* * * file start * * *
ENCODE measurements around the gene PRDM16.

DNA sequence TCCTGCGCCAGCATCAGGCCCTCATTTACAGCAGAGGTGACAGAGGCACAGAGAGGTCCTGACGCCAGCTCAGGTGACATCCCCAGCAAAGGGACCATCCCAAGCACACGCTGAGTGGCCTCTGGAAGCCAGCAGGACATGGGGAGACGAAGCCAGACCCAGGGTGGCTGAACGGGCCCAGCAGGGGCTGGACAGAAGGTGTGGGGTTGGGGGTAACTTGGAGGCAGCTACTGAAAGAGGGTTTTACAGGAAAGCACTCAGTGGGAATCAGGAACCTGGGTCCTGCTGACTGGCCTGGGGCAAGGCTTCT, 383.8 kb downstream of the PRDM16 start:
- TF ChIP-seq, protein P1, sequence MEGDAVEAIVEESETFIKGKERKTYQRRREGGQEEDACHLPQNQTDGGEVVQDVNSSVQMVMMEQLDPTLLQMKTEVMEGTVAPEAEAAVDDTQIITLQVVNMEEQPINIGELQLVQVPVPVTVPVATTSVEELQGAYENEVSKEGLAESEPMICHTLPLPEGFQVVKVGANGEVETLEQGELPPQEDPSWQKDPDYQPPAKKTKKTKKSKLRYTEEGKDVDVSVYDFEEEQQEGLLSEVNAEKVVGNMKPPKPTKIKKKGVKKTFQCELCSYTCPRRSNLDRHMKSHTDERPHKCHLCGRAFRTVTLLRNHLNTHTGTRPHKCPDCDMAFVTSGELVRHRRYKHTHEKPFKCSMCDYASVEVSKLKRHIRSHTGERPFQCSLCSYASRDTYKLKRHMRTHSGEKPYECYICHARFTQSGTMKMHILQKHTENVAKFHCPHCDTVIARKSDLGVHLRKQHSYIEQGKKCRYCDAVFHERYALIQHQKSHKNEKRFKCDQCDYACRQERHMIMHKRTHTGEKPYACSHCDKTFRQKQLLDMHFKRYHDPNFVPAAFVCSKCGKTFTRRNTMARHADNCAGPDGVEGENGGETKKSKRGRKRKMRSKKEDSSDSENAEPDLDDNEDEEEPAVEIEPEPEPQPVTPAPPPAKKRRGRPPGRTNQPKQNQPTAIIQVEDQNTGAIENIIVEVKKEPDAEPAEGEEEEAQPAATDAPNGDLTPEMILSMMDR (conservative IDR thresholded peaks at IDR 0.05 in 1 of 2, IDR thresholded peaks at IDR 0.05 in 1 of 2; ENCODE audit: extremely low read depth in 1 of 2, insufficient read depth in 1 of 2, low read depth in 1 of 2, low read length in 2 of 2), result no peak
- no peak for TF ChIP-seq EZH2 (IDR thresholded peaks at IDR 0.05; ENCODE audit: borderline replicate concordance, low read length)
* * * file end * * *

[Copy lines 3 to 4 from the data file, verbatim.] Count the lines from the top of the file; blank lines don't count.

- TF ChIP-seq, protein P1, sequence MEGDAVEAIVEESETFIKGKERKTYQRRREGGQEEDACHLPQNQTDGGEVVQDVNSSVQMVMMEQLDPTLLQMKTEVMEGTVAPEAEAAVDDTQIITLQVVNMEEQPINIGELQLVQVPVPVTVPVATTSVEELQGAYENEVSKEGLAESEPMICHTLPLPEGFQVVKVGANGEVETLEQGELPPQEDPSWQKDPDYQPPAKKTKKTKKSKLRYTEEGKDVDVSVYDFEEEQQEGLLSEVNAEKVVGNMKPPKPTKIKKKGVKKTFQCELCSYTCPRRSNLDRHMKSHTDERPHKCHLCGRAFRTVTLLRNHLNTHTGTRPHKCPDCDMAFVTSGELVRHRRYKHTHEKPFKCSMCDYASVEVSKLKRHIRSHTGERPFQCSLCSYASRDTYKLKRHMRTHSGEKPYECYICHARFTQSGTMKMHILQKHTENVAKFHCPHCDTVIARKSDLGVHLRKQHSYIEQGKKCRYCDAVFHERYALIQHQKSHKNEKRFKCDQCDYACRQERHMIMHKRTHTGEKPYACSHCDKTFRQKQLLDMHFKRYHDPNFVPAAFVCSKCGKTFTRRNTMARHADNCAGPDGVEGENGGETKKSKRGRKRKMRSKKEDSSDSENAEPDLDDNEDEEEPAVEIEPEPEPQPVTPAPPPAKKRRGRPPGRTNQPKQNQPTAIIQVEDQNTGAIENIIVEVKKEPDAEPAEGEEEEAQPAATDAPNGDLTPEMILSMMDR (conservative IDR thresholded peaks at IDR 0.05 in 1 of 2, IDR thresholded peaks at IDR 0.05 in 1 of 2; ENCODE audit: extremely low read depth in 1 of 2, insufficient read depth in 1 of 2, low read depth in 1 of 2, low read length in 2 of 2), result no peak
- no peak for TF ChIP-seq EZH2 (IDR thresholded peaks at IDR 0.05; ENCODE audit: borderline replicate concordance, low read length)